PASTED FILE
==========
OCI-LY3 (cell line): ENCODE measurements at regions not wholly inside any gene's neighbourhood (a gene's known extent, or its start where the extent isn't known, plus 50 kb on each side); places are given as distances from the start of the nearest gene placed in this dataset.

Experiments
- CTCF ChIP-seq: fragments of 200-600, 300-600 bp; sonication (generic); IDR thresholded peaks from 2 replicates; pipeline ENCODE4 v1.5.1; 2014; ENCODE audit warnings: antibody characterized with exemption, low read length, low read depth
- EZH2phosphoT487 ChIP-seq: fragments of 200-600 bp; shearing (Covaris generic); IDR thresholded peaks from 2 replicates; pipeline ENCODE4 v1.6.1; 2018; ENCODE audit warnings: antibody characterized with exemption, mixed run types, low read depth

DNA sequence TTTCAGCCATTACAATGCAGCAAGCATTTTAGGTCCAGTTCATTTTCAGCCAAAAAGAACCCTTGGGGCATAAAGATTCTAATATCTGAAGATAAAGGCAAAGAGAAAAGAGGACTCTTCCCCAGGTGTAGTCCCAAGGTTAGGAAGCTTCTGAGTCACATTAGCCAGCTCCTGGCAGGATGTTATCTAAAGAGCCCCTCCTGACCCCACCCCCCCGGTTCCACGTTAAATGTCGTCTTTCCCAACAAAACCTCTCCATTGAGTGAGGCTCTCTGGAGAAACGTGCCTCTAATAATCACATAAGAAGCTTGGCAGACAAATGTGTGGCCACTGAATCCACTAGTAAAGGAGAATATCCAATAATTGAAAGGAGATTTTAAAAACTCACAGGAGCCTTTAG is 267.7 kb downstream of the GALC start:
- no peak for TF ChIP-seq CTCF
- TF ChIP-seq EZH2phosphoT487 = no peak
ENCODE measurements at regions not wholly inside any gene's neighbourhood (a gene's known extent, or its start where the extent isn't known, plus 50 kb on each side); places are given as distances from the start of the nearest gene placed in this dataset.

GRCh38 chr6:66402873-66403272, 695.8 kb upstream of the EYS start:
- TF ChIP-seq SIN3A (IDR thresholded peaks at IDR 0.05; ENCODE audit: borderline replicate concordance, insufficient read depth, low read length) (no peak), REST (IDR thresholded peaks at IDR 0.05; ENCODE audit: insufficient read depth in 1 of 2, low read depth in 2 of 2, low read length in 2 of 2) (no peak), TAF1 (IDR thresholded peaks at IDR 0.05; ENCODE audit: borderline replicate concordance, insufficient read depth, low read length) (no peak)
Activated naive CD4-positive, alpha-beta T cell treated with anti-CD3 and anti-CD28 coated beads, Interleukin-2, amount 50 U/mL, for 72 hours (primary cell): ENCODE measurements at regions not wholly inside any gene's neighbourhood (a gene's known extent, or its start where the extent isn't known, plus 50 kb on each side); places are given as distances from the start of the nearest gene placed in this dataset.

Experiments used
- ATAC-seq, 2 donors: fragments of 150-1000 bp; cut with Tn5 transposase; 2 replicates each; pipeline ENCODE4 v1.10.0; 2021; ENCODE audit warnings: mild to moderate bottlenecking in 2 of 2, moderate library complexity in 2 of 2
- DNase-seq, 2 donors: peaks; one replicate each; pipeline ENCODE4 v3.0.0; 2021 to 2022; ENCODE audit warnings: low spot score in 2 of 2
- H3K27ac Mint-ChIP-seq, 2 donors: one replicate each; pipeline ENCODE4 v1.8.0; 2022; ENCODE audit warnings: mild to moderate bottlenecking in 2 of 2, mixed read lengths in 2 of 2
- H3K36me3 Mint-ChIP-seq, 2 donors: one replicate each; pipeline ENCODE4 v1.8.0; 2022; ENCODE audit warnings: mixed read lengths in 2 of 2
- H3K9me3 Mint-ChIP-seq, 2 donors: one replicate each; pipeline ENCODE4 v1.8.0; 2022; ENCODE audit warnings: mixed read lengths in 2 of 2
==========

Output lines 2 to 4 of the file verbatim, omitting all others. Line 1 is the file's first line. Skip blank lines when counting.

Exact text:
Experiments
- CTCF ChIP-seq: fragments of 200-600, 300-600 bp; sonication (generic); IDR thresholded peaks from 2 replicates; pipeline ENCODE4 v1.5.1; 2014; ENCODE audit warnings: antibody characterized with exemption, low read length, low read depth
- EZH2phosphoT487 ChIP-seq: fragments of 200-600 bp; shearing (Covaris generic); IDR thresholded peaks from 2 replicates; pipeline ENCODE4 v1.6.1; 2018; ENCODE audit warnings: antibody characterized with exemption, mixed run types, low read depth